Also worth keeping in mind is his Crack Shoot, a backwards side special unique to Terry, which can also help in getting right on top of enemies faces as a really quick burst option to use when weaving in and out. Like with all of his special moves, using the “Strong” version by holding down the B button will result in Terry being more easy to hit in case the attack misses due to increased endlag.

As for Terry’s other specials, both his Power Dunk and Burning Knuckle are meant to be used as combo finishers and kill moves on the ground or in the air, so it’s best to avoid throwing them randomly even if Terry becomes momentarily invincible when using the input variants of the moves.

Terry’s Up B “Rising Tackle” pays homage to his fighting game roots as a part-time charge character. This means that Terry gets a boost in how far his Rising Tackle travels and also more invincibility, if the player holds the control stick down before executing the move, even if he’s just crouching while moving around. In fact when thrown offstage or being juggled by opponents, Terry players should aim to use a mixture of his special moves given the unusual trajectories moves like Power Dunk and Crack Shoot use, all of which help Terry get back to safety.

Much like his two fighting game colleagues, Terry is able to take advantage of attack cancelling when using his B specials. What this means is that Terry can cut his normal attack animations faster than Gina Carano got axed from The Mandalorian, thus opening up his combo avenues.

It’s Go Time!

Since Terry’s aerial attacks have very little kill power and he can’t take stock using his grabs, in case he can’t close out games with his special attacks he’s treated to a couple of Super Special Moves once his over 100%. Given Terry is leaning on the heavier side, he’s not necessarily easy to kill, so once he gets “Go” he can really snowball other players with his brutally strong finishers.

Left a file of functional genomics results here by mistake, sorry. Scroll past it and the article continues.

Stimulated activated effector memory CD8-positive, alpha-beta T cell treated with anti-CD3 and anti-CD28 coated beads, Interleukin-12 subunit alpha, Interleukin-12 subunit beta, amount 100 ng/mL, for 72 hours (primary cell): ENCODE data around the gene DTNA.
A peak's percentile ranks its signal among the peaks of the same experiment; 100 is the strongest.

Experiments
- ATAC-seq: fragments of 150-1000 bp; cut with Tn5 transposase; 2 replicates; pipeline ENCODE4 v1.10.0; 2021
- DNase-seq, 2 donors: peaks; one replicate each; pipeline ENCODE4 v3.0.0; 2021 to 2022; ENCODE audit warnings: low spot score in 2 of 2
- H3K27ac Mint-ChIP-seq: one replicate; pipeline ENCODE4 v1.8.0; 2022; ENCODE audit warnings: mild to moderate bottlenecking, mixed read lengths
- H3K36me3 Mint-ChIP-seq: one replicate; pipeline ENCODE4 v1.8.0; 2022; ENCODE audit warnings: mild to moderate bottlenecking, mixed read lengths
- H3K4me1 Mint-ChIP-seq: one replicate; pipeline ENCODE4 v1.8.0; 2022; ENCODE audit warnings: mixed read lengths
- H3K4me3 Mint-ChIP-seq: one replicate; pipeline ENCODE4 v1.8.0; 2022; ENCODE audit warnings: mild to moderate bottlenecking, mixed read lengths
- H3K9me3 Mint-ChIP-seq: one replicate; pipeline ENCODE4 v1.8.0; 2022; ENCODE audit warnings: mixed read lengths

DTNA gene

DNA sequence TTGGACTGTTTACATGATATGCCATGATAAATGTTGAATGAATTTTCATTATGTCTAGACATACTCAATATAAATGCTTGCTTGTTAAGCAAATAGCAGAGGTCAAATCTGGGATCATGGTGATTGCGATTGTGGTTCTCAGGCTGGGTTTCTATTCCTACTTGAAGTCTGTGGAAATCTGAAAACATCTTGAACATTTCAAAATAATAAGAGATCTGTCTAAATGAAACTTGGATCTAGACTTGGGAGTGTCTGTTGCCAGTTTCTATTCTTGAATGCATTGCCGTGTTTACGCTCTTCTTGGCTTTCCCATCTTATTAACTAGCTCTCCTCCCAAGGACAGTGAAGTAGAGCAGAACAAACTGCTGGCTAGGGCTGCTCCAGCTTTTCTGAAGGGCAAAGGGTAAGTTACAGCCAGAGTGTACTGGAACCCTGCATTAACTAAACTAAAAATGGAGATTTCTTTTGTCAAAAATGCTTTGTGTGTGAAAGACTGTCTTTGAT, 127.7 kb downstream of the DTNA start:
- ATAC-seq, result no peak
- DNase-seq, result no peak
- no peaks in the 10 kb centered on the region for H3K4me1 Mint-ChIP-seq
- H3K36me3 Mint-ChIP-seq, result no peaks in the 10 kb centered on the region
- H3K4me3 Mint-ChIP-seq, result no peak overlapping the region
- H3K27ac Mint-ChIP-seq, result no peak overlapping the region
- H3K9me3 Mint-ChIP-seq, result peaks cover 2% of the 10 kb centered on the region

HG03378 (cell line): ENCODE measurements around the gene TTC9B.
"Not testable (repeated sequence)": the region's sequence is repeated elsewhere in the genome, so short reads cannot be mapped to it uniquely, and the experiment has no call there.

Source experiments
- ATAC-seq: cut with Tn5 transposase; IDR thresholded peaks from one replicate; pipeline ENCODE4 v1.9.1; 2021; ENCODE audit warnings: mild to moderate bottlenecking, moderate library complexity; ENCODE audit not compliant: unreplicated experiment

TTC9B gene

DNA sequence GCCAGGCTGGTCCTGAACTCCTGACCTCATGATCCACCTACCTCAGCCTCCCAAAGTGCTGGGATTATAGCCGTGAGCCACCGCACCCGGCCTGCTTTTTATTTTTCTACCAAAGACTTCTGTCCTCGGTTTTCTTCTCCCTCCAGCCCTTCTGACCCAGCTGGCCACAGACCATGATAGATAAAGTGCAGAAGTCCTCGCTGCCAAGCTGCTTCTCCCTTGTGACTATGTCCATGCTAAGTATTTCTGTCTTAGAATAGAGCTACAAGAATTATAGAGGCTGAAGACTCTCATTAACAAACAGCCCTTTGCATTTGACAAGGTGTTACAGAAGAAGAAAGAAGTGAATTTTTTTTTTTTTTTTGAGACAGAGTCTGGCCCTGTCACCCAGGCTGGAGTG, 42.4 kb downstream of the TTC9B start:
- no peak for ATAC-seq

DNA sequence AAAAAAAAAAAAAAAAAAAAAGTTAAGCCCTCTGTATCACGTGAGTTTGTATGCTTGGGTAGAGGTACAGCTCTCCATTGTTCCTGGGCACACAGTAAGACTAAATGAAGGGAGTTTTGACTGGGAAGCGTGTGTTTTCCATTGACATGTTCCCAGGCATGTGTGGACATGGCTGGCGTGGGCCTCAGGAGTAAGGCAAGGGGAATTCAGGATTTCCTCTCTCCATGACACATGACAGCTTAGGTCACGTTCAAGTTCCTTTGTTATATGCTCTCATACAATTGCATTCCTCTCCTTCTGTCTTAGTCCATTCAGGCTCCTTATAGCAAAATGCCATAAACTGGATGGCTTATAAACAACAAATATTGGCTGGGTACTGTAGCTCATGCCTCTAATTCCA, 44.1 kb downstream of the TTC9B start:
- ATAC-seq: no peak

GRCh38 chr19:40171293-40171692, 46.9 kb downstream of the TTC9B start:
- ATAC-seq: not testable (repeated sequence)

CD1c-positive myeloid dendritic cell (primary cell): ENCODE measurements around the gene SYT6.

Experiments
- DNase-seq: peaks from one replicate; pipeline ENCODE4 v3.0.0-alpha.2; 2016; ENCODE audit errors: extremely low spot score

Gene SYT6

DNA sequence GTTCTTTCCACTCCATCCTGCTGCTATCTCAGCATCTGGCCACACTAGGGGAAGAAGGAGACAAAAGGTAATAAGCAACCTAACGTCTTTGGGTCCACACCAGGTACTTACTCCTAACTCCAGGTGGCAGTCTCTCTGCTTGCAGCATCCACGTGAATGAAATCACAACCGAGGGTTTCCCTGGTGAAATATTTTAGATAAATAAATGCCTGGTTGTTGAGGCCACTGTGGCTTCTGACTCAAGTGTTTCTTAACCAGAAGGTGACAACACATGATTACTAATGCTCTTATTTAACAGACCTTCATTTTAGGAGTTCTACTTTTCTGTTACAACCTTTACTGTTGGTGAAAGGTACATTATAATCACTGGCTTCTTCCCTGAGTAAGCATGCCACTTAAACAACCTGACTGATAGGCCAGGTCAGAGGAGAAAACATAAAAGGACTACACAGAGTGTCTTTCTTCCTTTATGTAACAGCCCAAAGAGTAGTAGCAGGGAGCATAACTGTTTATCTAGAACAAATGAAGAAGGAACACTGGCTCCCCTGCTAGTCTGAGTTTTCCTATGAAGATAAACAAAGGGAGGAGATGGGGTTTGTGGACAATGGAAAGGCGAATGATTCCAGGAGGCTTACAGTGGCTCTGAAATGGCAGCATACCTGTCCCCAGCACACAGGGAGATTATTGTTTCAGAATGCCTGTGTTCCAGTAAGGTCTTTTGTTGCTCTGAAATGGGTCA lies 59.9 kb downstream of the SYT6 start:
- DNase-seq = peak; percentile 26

Power Geyser is a huge move that demolishes anyone daring to stand in Terry’s way, it can be used to blow off incoming airborne opponents or to pressure them when they’re hanging on the ledge or jumping back on stage. Getting hit by a Power Geyser is practically a death sentence, but if Terry misses its likely judgment will be passed onto him.

Buster Wolf is faster and potentially more deadly than Power Geyser, however, even if Terry gets some invincibility at the start of the move, it’s not recommended to throw it out from afar as it can be easily shielded. Instead, Buster Wolf become a new combo finisher that will surely pocket a stock if hit successfully.

Conclusion

Terry is incredibly fun to play and his reduced number of inputs make him a more accessible option than Ryu in Fortnite, even for seasoned fighting game players. His “Go” comeback mechanic turns him into an intimidating powerhouse that will have players taunting their opponents to just hit them when they’re at 98%.

As if that weren’t enough Terry, Banjo and Byleth amiibo are on the way next March 26 and KOF 15 trailers continue to release, so that’s also a good excuse to play Terry right now.